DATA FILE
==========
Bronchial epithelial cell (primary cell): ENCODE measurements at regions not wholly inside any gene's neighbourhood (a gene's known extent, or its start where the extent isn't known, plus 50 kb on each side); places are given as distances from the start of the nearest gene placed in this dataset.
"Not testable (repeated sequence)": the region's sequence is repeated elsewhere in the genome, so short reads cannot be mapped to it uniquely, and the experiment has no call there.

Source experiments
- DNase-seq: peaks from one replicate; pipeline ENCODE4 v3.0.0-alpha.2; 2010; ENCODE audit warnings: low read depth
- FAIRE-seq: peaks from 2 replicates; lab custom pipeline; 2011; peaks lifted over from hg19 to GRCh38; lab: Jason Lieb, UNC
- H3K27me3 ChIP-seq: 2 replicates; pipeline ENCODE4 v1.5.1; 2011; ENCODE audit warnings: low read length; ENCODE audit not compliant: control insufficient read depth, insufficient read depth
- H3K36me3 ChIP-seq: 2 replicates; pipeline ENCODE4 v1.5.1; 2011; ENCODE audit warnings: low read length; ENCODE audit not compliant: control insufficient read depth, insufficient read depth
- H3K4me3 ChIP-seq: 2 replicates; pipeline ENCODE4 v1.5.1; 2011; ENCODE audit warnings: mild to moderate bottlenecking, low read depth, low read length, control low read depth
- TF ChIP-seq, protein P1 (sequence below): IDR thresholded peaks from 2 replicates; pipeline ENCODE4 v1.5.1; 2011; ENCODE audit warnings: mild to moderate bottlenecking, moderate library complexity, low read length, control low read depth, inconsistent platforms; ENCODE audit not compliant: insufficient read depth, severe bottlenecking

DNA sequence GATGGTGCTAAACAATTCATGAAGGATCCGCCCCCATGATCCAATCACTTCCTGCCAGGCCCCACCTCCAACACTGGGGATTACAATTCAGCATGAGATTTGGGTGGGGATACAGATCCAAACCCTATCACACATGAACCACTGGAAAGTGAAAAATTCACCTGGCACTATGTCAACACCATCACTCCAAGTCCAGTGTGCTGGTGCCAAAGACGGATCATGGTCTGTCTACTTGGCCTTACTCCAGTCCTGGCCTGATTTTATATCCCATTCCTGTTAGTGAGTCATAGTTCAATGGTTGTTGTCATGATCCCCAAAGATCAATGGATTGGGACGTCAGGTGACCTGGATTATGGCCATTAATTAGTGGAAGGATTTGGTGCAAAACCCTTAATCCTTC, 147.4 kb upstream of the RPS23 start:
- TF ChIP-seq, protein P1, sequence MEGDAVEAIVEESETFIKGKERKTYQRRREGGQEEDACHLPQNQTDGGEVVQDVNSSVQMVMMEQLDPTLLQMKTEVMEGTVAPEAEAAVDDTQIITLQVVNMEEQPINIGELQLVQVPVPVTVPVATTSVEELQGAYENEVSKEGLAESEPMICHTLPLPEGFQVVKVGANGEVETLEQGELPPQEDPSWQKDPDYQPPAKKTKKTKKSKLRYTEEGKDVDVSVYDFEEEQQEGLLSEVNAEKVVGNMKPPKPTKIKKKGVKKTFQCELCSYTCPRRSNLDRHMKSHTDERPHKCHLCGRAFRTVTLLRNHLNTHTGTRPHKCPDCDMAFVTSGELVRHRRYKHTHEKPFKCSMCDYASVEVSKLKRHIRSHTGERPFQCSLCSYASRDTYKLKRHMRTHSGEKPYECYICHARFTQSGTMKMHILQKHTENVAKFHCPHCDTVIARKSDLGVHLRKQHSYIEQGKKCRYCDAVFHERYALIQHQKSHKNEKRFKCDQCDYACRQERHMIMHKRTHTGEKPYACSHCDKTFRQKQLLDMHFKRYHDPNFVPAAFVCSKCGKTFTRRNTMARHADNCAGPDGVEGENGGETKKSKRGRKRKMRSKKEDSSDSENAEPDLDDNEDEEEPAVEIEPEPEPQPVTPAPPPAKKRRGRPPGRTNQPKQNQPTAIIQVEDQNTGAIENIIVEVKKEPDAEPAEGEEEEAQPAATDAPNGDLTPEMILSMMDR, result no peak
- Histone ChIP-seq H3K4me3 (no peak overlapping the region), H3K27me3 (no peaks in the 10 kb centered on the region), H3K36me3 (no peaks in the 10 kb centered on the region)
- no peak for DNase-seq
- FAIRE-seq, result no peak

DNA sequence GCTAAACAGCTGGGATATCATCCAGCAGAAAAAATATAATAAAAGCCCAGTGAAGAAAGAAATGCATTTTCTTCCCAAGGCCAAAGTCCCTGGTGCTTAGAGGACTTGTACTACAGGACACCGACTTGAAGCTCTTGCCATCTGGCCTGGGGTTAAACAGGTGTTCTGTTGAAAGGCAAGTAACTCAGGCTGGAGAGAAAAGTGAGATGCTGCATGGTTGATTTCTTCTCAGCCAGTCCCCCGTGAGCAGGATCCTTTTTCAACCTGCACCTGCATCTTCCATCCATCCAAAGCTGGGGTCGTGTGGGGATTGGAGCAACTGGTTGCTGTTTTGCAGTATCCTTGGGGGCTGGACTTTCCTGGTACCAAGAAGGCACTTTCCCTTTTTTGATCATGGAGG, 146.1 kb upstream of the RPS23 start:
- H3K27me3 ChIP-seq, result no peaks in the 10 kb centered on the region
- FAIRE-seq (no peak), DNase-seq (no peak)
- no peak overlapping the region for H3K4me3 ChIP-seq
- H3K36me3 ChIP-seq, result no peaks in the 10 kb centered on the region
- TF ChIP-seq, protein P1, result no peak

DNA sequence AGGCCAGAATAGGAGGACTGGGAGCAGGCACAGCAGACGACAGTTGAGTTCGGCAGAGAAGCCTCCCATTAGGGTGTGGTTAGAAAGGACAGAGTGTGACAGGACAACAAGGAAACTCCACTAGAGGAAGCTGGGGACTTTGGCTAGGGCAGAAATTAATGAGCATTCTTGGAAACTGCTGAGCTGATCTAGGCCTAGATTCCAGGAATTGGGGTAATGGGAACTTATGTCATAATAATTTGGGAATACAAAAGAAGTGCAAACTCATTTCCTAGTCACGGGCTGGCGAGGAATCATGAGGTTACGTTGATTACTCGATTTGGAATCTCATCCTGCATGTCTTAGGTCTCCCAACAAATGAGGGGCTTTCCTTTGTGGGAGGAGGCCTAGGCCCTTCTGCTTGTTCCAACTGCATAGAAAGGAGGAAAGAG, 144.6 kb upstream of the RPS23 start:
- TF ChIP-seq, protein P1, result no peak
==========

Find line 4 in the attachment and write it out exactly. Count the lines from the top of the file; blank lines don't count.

- DNase-seq: peaks from one replicate; pipeline ENCODE4 v3.0.0-alpha.2; 2010; ENCODE audit warnings: low read depth